w = p0 - p_co
        fac = -(plane * w) / dot
        return p0 + (u * fac)
    else:
        return None
  • 3
    Finally, an intersection method that actually works! Man.. I was banging my head on the wall for so long trying to fix my code for point of contact, thank you sir. – Dan Bechard Jan 29 '18 at 9:48
  • @ideasman42 Can this be extended to an infinite line/ray? – Luca Feb 27 at 6:51
  • 1
    it's infinite in the sense that this method doesn't impose a start/end point for the line. In practice it's limited by float precision. – ideasman42 Feb 27 at 11:10
18

You'll need to consider three cases:

  • Plane is parallel to line, and line does not lie in plane (no intersection)
  • Plane is not parallel to line (one point of intersection)
  • Plane contains the line (line intersects at every point on it)

You can express the line in paramaterized form, like here:

http://answers.yahoo.com/question/index?qid=20080830195656AA3aEBr

The first few pages of this lecture do the same for the plane:

http://math.mit.edu/classes/18.02/notes/lecture5compl-09.pdf

If the normal to the plane is perpendicular to the direction along the line, then you have an edge case and need to see whether it intersects at all, or lies within the plane.

Otherwise, you have one point of intersection, and can solve for it.

I know this isn't code but to get a robust solution you'll probably want to put this in the context of your application.

EDIT: Here's an example for which there's exactly one point of intersection. Say you start with the parameterized equations in the first link:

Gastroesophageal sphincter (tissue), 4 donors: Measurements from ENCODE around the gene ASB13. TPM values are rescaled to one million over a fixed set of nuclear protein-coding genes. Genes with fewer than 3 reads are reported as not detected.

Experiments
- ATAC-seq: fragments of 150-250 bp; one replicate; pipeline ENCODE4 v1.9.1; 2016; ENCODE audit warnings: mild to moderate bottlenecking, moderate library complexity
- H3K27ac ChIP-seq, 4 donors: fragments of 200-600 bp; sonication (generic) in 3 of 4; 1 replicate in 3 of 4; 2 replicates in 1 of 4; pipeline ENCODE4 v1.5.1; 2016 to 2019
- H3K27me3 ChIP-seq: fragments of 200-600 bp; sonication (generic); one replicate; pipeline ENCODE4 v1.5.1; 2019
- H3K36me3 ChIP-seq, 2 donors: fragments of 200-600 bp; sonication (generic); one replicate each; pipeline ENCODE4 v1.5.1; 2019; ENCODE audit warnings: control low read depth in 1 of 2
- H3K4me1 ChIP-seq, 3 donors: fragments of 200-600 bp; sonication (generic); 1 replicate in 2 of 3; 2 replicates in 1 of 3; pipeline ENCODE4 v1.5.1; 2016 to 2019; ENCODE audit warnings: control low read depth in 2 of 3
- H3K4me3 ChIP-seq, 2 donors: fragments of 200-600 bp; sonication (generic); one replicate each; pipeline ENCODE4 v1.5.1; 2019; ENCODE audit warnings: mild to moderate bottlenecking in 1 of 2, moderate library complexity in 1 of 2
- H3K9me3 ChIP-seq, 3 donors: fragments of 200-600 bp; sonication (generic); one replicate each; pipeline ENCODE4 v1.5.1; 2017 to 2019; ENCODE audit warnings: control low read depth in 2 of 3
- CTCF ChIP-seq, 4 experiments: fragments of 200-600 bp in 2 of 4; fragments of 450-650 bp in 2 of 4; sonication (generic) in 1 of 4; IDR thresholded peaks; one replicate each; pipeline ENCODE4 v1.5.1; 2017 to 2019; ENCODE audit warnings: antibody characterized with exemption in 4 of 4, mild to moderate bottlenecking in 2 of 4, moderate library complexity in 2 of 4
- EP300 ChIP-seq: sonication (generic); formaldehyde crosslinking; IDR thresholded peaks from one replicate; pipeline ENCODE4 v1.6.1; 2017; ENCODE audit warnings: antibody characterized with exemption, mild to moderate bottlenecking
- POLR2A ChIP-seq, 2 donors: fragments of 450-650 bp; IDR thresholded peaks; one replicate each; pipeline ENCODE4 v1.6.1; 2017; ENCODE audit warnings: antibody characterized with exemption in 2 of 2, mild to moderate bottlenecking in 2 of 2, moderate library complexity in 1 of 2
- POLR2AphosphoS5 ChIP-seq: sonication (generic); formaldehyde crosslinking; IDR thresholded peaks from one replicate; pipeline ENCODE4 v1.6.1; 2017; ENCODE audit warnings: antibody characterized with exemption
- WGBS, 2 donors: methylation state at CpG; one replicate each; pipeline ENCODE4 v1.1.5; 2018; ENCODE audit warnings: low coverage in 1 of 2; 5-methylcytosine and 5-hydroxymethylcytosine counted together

x = 5 - 13t
y = 5 - 11t
z = 5 - 8t

The parameter t can be anything. The (infinite) set of all (x, y, z) that satisfy these equations comprise the line. Then, if you have the equation for a plane, say:

x + 2y + 2z = 5

(taken from here) you can substitute the equations for x, y, and z above into the equation for the plane, which is now in only the parameter t. Solve for t. This is the particular value of t for that line that lies in the plane. Then you can solve for x, y, and z by going back up to the line equations and substituting t back in.

  • 1
    Thanks, that's very helpful, but I'm still a little baffled. I understand how to get the equation for the line, that's pretty simple. But from there on I'm stuck. In lamen's terms, what exactly does the 'equation' of a plane mean? And what do I do to work out the point of intersection once both equations are solved? – jt78 Apr 14 '11 at 17:25
  • What information do you know about your plane? Points in the plane, for example? – John Apr 14 '11 at 17:36
  • Pretty much anything, I think. I know at least 4 points on the plane, and it's defined independently so I should be able to find out almost anything. – jt78 Apr 14 '11 at 17:53